Well, Tom strikes again, this time with a comment to my comment which requires extensive comment here. This really could get confusing.
I wrote on Tom's blog, “I don’t believe in Socialism because I don’t think we are 'there' yet. I don’t think it’s humanly realistic. We are all too selfish to bring about the supposed Utopia Socialism can bring.”
Tom responded below. I will address his comments in reddish italics to help distinguish his comments from my comments on the comments from his blog. Did you get all that?
Tom says, "Not there yet? Well, our children may still live in a capitalist society, but most are educated within socialist institutions. Because our education system is largely owned and operated by the government, it closely follows a socialist model." While I agree that government has been too intrusive through use of standardized testing and ill-founded mandates, it has also been intrusive through its lack of funding. Public education, a centuries old, viable and mandated institution, falls to the whims of politicians who decide how much quality and quantity a school can provide. For example, if the BOCS decides developers are more important than education, we end up with too-small schools and our children in trailers. But private schools end up being either places for rich families who can support the school or they have inadequate resources and become a "poor school". For example, many private schools do not and cannot provide special education classes, and end up referring students with special needs to the public schools in addition to requiring attendance at the private school. The inequity between the systems grows until once again, we have a large social underclass and a group of the elite.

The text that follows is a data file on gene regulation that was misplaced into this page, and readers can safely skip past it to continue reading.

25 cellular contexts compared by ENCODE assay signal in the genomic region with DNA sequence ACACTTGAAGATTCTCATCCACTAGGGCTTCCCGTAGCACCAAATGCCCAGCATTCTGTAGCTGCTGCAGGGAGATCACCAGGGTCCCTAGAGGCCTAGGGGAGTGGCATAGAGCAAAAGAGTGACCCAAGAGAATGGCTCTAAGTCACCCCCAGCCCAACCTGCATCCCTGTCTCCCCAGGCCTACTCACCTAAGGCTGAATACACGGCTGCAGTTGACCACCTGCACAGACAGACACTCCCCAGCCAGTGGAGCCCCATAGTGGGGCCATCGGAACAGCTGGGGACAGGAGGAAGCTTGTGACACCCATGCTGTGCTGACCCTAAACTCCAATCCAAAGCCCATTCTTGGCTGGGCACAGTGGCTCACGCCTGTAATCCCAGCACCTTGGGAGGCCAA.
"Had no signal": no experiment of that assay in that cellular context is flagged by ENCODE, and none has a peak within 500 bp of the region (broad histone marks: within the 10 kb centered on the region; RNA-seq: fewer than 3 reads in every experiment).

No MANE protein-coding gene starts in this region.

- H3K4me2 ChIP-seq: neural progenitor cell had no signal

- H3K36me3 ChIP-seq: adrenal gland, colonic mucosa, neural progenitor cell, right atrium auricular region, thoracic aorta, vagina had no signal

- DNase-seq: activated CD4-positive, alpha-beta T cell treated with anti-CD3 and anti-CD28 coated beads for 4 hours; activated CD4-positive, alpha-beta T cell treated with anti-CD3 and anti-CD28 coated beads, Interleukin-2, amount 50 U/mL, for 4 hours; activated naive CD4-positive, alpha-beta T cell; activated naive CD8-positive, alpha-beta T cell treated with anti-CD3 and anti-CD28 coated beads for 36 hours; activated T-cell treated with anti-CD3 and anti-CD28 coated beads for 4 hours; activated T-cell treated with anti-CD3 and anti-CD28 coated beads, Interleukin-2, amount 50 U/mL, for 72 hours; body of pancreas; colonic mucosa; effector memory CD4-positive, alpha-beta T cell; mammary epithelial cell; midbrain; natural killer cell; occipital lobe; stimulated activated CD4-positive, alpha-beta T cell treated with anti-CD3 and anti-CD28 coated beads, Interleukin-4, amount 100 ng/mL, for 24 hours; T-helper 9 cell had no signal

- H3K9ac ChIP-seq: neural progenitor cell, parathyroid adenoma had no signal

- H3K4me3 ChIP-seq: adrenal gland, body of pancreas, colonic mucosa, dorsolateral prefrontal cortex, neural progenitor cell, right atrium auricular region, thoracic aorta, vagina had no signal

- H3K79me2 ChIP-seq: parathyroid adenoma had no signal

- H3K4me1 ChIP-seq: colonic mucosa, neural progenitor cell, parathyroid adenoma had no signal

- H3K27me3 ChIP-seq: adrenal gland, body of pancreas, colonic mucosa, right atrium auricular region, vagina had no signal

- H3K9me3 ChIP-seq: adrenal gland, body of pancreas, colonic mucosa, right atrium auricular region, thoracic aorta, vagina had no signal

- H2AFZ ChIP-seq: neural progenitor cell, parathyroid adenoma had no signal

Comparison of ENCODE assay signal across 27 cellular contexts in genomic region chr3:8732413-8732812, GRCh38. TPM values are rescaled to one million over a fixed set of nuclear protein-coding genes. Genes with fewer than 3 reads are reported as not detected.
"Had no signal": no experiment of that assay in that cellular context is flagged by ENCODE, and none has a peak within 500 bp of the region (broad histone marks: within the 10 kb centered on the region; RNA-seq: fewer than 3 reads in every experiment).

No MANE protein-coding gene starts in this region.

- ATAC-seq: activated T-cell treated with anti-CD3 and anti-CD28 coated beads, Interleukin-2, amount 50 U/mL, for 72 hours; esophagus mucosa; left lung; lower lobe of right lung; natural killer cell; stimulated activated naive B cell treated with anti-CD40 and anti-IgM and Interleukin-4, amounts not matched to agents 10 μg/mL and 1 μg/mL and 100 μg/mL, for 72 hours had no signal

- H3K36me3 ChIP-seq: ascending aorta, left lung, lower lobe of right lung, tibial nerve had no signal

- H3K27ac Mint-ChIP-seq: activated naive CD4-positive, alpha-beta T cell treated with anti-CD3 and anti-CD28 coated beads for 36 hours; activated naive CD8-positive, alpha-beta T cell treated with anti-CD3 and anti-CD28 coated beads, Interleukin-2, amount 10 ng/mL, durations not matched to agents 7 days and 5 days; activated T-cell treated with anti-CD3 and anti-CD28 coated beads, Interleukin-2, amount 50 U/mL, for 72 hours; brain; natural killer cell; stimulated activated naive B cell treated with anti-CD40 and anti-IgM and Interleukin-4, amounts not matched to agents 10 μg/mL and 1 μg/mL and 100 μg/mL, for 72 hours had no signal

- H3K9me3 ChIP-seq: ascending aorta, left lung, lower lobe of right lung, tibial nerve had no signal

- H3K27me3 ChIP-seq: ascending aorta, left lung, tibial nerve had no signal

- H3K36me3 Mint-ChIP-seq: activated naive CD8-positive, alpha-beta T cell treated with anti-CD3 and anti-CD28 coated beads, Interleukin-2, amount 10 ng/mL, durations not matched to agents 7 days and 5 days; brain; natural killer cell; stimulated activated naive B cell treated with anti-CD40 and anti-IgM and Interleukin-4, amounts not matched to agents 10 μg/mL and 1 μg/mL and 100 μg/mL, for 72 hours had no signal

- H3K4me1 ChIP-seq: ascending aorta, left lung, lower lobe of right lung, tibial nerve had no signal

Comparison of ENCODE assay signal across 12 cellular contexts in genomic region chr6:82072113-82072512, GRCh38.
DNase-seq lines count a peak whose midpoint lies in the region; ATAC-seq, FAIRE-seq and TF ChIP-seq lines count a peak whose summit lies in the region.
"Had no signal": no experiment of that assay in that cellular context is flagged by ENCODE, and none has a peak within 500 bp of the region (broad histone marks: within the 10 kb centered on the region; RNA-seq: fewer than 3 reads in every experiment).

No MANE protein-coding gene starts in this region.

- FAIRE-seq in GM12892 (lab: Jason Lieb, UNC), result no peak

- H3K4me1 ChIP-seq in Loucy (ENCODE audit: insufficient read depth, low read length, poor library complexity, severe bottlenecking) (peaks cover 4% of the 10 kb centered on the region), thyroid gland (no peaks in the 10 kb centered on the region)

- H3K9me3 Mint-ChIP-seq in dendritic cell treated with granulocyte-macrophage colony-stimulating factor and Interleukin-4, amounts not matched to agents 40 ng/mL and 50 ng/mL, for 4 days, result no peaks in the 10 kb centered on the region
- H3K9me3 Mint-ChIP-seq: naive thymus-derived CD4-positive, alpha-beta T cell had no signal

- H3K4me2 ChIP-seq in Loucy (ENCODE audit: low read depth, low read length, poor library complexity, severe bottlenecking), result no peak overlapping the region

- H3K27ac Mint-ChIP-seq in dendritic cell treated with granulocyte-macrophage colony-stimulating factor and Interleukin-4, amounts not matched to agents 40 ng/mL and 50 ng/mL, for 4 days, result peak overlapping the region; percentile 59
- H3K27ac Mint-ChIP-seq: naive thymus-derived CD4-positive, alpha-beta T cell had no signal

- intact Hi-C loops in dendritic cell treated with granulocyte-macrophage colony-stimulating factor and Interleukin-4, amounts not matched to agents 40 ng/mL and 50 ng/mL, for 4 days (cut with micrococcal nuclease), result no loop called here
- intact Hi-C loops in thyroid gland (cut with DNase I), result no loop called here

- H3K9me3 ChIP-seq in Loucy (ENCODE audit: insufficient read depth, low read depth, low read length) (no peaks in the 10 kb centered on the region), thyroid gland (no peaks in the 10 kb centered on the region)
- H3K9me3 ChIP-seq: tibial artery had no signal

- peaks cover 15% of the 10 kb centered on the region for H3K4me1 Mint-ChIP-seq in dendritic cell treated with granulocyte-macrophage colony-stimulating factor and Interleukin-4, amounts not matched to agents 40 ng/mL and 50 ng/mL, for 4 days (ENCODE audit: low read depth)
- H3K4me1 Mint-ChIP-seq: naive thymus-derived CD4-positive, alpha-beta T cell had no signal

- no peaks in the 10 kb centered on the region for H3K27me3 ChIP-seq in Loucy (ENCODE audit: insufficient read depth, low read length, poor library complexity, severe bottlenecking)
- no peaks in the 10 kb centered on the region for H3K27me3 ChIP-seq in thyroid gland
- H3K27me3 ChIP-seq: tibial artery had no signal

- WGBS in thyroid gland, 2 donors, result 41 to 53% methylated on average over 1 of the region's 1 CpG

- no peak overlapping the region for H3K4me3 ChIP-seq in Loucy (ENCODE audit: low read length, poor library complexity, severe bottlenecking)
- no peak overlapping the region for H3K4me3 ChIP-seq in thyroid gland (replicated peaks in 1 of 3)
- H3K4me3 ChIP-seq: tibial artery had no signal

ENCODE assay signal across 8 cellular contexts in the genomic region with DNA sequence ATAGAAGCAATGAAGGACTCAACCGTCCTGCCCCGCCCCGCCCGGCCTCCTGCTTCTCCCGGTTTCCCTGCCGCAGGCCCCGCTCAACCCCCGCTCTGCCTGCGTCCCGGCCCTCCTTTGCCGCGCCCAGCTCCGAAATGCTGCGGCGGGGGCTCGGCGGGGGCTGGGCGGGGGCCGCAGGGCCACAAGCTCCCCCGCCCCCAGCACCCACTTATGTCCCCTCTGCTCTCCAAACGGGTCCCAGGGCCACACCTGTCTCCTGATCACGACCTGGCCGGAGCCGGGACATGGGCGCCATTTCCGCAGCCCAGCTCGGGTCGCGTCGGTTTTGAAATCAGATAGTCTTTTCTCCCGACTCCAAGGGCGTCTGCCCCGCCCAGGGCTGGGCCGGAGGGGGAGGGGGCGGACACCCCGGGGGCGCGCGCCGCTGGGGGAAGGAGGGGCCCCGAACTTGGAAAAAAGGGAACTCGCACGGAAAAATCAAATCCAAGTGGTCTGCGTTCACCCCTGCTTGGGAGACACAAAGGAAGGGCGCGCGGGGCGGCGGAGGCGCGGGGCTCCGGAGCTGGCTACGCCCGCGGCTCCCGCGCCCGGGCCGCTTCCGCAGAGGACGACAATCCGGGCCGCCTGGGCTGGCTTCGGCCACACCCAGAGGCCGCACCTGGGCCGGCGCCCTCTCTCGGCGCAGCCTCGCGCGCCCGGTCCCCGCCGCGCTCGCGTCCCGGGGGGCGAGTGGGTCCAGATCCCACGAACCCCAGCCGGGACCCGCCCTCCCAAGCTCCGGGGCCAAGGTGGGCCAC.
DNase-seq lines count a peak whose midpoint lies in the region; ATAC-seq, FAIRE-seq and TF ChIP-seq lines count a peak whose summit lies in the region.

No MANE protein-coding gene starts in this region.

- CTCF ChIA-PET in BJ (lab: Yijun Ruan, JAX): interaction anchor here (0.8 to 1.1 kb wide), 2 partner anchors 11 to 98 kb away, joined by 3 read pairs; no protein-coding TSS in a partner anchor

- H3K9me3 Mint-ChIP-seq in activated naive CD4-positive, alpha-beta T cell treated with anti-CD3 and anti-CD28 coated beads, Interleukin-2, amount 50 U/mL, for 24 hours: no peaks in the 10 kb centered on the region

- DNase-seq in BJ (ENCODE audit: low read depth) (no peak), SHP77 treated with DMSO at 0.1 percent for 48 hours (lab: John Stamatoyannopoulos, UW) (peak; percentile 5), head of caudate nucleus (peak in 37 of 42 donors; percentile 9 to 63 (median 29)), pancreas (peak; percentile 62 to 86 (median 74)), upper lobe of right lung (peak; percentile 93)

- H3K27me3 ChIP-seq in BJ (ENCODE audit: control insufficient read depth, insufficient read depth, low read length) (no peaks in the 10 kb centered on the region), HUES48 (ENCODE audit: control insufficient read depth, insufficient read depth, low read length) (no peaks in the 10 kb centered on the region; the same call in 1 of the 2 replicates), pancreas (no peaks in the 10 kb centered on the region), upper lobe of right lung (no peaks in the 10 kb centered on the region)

"It is only because of our republican traditions that our educational institutions have not yet gone entirely haywire. School management is still decentralized. Primary and secondary schools are managed by county school boards. Colleges and universities are run under state direction. However, the Federal Government mandates all kinds of nonsense, and every year its share of the funding pie increases." I will not bother to argue whether it is the Republican or Democratic tradition that has brought our school system to where it is now because we function under a two party system. It is impossible to determine which party has contributed to which qualities of the school system since party members are all over the map in their degrees of partisan beliefs and how they vote. Furthermore, a noted Republican, Corey Stewart, has advocated that the BOCS take over the school system and eliminate the School Board. How a group of bureaucrats could presume to manage education when they have enough difficulty managing the county budget, infrastructure, public services, and quality of life is a statement couched in hubris and illusion. Please--let business people run the business aspect of the county. Let educators run education. Let social scientists run social services. And then let's put it all together as a group. The idea of one governmental entity having all the power is frightening.